• Museum and Municipal Archives
This handsome building, built entirely of wood, is also attributed to Gustave Eiffel. Construction began in 1885 and the building was finished in 1900. The façade has a porch running the width of the, with attractive wooden railings and latticework.
This French-style building houses on interesting collection of tools and other objects that recall the region’s prosperous mining past.
• San Marcos Island
Boats leaving from the docks at San Rosalía take visitors to the world’s largest gypsum mine, located on San Marcos Island. Miners live in a small town on one side of the island and the waters offshore attract expert divers who explore the coral banks and observe marine species such as sharks and dogfish.
• Tres Vírgenes volcano
A favorite site for thrill-seeking mountain and rock-climbers, this mountain rises to 5,350 feet above sea level. From its peak visitors can look far out over the splendid Sea of Cortez. There are also trails for mountain bikers, and lovely spots for camping. This volcano presents a certain degree of difficulty, and it’s thus recommended only for experienced climbers, especially its south face, which leads up to an imposing crater.
On the side of this majestic volcano is the hunting preserve of the bighorn
Sheep, a highly prized trophy for hunters who come from to November to march in search of adventure. The preserve can supply guides, carriers, interpreters, (if necessary), vehicles and other equipment required by hunters who aim to bag a bighorn during an approximately 10-day hunting trip.
San Ignacio
The Town
San Ignacio, gateway to the cave paintings of the San Francisco Sierra, rises up out of the surrounding desert like a veritable paradise. The underground river that emerges from the ground forms a lake surrounded by reeds. The Jesuit missionary Francisco Ma discovered this place on November 19th, 1716. Piccolo. The original inhabitants were Cochimí Indians, who called the place Kadacaamán, meaning “stream of reeds”.
The National Institute for Archeology and History has an office in San Ignacio, which issues permits to hike into the of San Francisco sierra and observe the caves that contain paintings. Local inhabitants act as guides, since visitors are not allowed to go into the mountains by themselves.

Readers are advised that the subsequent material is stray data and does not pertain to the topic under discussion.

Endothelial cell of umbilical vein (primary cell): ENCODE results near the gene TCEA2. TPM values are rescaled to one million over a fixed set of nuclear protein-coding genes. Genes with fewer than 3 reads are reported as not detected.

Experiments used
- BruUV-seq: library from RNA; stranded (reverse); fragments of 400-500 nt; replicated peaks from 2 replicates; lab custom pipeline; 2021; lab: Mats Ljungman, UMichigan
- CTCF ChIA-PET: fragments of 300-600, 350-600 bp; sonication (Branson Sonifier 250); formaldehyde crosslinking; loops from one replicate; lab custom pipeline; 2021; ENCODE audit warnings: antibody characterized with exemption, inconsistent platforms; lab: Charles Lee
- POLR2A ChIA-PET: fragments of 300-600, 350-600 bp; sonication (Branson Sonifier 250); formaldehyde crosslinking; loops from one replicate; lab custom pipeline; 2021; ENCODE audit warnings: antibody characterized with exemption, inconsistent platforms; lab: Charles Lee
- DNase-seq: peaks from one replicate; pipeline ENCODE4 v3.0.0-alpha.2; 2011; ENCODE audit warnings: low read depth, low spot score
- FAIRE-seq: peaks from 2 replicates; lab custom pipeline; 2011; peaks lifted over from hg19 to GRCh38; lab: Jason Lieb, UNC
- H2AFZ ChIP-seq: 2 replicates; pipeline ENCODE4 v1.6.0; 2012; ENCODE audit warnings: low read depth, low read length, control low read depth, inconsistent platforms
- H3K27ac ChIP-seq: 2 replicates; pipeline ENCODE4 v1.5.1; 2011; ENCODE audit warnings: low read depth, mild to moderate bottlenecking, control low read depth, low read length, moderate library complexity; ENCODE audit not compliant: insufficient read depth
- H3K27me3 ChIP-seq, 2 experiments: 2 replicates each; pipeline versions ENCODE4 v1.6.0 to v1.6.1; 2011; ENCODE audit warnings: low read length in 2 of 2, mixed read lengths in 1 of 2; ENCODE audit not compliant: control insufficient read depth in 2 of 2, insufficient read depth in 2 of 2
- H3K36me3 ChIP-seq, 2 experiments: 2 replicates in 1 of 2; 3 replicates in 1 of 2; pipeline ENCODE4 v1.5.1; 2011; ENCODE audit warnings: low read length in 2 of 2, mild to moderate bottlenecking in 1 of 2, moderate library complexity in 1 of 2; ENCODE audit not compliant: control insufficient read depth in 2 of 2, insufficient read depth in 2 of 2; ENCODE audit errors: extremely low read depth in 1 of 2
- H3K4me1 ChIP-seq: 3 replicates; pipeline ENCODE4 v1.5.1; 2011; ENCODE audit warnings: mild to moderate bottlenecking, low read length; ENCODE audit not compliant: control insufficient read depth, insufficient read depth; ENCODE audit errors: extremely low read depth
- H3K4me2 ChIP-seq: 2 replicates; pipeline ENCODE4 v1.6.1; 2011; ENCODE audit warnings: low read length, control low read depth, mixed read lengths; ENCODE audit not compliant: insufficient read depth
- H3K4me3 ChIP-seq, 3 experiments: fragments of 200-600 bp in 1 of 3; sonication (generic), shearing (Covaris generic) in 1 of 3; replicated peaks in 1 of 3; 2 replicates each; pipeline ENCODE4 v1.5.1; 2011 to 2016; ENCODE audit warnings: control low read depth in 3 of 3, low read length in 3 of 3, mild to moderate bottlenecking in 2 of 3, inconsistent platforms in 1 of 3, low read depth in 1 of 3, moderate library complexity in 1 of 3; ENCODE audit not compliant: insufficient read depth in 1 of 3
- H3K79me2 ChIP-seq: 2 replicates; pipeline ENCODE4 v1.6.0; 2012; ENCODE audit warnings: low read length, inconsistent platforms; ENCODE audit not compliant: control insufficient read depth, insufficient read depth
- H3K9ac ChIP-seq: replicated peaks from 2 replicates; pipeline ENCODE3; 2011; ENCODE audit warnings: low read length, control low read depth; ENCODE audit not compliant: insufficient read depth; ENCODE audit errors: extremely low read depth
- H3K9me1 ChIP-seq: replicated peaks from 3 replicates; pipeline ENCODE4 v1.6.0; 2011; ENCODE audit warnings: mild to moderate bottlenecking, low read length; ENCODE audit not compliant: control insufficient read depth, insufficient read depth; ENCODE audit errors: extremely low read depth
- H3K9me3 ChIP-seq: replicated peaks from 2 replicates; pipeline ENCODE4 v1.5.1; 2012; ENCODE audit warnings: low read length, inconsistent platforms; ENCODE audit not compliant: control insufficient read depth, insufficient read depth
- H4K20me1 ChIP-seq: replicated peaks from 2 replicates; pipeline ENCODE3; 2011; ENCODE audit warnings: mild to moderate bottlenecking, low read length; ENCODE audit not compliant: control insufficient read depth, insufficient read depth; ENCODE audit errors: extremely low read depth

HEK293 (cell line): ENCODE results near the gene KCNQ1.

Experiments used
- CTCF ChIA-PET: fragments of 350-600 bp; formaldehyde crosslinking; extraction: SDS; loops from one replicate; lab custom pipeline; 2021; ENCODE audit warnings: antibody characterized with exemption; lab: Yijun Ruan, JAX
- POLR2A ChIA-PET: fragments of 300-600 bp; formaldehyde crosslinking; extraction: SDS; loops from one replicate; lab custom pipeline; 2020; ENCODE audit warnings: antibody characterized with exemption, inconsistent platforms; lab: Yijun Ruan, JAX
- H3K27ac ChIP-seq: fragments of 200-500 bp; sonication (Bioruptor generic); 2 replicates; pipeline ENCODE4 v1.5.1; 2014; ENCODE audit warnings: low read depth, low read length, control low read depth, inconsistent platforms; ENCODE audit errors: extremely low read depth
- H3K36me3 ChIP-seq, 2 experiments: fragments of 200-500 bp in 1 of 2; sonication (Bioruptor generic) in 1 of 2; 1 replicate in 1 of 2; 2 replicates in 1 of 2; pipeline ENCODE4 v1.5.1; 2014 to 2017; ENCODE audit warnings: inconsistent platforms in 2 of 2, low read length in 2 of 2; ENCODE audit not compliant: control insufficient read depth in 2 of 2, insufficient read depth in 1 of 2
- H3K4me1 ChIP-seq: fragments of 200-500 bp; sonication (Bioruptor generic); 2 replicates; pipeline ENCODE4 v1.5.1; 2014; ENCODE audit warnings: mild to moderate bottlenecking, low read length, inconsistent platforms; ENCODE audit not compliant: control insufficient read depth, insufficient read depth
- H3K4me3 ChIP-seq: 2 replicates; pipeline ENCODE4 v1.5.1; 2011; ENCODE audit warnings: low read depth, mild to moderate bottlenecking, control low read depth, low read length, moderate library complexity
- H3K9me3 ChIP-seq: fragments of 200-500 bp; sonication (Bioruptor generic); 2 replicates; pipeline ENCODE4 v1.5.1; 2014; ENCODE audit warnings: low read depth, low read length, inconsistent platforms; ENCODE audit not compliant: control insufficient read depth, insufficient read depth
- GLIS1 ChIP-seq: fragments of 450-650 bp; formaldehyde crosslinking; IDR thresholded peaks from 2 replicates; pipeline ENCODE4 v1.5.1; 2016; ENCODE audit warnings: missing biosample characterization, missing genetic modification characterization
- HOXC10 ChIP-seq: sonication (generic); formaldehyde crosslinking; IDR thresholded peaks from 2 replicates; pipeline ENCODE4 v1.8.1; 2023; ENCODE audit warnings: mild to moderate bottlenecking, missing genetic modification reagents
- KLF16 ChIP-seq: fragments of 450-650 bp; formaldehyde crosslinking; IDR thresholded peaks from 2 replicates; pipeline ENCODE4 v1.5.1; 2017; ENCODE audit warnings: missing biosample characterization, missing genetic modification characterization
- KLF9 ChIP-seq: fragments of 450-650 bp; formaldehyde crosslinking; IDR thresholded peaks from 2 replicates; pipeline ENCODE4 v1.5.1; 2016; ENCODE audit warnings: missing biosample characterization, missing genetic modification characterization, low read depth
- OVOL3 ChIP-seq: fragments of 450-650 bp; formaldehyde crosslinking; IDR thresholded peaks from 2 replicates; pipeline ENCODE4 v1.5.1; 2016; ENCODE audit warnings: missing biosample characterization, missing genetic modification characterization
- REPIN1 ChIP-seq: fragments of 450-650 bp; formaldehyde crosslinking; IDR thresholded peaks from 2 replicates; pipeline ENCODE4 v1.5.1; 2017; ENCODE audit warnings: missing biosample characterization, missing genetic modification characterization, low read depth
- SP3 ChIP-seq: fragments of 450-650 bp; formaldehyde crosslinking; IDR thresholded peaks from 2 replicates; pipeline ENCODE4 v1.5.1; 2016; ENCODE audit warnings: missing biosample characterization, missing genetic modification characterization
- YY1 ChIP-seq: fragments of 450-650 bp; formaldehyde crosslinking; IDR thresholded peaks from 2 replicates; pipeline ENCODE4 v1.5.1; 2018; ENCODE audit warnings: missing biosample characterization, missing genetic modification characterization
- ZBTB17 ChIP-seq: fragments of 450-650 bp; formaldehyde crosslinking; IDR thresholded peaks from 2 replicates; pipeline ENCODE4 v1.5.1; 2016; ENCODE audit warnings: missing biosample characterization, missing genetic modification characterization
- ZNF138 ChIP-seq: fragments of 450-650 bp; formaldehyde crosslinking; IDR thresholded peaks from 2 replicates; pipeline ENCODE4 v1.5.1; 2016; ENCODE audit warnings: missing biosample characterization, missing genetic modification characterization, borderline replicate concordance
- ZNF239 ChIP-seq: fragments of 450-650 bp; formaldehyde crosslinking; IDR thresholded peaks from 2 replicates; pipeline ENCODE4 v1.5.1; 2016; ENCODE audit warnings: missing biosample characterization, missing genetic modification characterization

Places to Visit
• San Ignacio de Loyola Misión
The Mexican Jesuit missionary Juan Bautista Luyando founded this mission in 1728. Blocks of volcanic stone almost 4 feet thick were used to build the church. Construction was completed in 1786 under the direction of the Dominican missionary Juan Crisóstomo Gómez.
The solidity of its walls has kept the façade virtually intact. Many experts consider this church to be one of the most beautiful in the state because of its carved stone ornamentation. The highlight of the interior is an enormous altar of carved wood and gold leaf with seven oil paintings and a statue of Saint Ignatius of Loyola, a jewel of 18th century art.
• San Ignacio Lagoon Photo#047
Gray whales visit this splendid sanctuary, bathed by the waters of the Pacific Ocean, every year from January to march. These marine mammals offer an unforgettable spectacle mating, giving birth, and playing as if on display. They can see up-close by visitors to the lagoon, with the help of different eco-tourism camp operator licensed to take whale-watchers out in their boats. Services include bilingual guides.
In harmony with the natural setting, you can undertake any numbers of activities, including hiking, riding on ATVs, bird watching on the lagoon, kayaking, surfing and diving.
Pelícano, San Ignacio, Malcomb and Delgadillo islands, and the Delgadillo islet in the Pacific Ocean, also form part of the San Ignacio lagoon system.
• Ratón (Mouse) Cave
To reach the cave, you will have to take a 23-mile dirt road from the town of San Ignacio into the majestic San Francisco Mountains. Inside the cave is a mural like painting with larger-than-life human and animal figures. The humans are almost all masculine figures, with no face and with headdresses that historical sources and shamans. The animals, mostly deer, hare and sheep, are depicted being shot whit lances, arrows and darts. Experts have interpreted the mural as a hunting scene, or else some kind of magical combat.
Researches have been studying the Raton Cave mural since 1994, and it now forms part of preservation project involving the National Institute for History and Anthropology, the Getty Preservation Institute in Los Angeles, and government of Baja California Sure.